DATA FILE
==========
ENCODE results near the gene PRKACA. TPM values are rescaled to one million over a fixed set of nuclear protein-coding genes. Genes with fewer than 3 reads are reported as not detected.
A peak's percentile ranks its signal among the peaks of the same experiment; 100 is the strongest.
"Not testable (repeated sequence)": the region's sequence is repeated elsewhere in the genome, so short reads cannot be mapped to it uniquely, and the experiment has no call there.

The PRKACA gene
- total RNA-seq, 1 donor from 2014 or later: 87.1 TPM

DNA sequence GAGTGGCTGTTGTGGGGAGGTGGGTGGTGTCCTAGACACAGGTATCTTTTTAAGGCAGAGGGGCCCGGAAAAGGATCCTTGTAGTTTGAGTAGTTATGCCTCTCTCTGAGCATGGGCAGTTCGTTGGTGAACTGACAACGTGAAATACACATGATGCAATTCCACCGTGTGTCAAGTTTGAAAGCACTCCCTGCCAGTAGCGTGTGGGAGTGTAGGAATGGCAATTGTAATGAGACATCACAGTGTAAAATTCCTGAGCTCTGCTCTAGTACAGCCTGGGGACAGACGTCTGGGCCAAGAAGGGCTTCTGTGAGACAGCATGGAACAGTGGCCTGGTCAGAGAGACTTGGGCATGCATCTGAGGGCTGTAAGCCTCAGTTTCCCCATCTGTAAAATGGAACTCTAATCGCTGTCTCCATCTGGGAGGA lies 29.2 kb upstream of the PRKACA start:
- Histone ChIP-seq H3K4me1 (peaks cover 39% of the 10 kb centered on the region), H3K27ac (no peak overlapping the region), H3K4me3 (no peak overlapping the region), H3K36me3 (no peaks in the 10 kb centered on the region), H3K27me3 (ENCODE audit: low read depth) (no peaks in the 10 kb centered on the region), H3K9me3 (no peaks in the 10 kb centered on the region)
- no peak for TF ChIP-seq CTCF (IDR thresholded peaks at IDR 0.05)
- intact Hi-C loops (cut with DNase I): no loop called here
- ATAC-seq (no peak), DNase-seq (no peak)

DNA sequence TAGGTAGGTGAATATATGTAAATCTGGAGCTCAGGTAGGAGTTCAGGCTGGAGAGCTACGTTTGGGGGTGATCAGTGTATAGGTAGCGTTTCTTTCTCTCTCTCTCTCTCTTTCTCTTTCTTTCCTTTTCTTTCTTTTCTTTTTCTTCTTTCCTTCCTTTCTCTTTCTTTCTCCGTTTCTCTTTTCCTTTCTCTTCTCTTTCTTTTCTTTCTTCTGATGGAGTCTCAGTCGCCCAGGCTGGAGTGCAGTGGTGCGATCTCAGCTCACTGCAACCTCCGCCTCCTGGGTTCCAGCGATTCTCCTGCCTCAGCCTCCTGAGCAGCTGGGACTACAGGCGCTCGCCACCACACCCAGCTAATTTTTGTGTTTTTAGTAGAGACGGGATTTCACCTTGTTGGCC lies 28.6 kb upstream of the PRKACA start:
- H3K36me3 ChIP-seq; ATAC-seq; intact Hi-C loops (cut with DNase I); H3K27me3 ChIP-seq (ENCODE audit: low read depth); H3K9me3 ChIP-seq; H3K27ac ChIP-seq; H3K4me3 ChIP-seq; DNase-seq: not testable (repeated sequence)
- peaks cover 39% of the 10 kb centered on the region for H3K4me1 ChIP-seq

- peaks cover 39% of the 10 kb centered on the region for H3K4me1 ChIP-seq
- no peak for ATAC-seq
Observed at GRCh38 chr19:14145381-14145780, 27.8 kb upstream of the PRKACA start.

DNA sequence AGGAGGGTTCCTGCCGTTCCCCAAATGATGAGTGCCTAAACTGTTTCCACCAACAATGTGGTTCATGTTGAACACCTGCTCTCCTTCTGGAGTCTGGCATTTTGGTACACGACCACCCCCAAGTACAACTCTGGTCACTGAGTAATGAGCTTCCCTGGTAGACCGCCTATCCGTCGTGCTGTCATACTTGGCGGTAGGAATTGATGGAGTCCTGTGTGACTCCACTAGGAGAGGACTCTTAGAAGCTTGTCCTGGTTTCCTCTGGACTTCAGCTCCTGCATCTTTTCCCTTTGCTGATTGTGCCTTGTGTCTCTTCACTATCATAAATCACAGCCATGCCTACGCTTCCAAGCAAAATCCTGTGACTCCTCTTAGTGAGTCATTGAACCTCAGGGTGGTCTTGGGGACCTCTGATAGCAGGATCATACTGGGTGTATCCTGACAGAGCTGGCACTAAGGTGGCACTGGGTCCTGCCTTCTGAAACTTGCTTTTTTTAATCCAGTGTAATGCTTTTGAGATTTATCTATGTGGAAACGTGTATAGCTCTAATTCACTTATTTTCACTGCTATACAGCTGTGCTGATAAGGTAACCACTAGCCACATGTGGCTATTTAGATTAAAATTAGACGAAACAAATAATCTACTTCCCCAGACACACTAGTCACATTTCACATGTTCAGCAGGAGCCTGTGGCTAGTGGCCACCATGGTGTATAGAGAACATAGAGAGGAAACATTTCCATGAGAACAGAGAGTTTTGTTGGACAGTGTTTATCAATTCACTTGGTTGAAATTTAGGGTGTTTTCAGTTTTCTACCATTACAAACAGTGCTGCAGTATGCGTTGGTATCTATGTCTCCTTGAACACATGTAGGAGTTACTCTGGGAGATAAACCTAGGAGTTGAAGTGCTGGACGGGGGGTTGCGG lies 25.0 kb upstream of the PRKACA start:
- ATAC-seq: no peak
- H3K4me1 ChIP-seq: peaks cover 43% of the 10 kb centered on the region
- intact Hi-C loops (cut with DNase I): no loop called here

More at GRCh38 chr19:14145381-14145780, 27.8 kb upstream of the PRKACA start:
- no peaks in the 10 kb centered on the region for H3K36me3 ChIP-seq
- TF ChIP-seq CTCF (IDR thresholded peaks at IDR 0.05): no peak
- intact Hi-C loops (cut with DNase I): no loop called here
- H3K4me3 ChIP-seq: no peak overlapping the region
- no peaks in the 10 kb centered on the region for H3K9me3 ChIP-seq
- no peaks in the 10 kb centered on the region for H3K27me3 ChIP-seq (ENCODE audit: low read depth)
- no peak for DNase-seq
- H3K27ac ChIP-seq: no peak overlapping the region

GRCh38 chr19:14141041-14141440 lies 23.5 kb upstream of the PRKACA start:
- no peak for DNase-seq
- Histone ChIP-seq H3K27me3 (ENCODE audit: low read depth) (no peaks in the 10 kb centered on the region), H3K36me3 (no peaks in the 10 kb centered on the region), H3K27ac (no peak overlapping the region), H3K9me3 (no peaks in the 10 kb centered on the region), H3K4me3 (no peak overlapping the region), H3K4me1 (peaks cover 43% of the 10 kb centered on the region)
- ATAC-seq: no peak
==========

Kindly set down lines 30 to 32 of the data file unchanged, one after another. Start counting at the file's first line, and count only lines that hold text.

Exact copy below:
GRCh38 chr19:14141041-14141440 lies 23.5 kb upstream of the PRKACA start:
- no peak for DNase-seq
- Histone ChIP-seq H3K27me3 (ENCODE audit: low read depth) (no peaks in the 10 kb centered on the region), H3K36me3 (no peaks in the 10 kb centered on the region), H3K27ac (no peak overlapping the region), H3K9me3 (no peaks in the 10 kb centered on the region), H3K4me3 (no peak overlapping the region), H3K4me1 (peaks cover 43% of the 10 kb centered on the region)